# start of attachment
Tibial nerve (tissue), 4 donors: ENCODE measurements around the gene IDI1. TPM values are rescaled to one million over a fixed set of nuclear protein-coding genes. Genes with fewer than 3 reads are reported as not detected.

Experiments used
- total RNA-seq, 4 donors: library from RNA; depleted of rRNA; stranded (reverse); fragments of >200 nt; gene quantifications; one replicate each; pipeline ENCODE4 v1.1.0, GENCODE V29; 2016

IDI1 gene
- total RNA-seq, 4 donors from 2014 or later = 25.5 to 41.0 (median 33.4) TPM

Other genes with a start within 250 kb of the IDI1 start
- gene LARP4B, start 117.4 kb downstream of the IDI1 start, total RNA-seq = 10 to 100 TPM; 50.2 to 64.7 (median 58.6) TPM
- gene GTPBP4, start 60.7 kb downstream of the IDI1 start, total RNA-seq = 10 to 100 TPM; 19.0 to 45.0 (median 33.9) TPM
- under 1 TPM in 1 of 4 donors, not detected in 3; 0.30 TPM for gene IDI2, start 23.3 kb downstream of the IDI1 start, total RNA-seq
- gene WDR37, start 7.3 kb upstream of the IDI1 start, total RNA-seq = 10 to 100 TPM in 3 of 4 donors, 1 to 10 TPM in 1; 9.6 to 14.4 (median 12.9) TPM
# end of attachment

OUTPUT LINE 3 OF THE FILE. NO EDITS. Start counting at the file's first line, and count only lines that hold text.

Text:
- total RNA-seq, 4 donors: library from RNA; depleted of rRNA; stranded (reverse); fragments of >200 nt; gene quantifications; one replicate each; pipeline ENCODE4 v1.1.0, GENCODE V29; 2016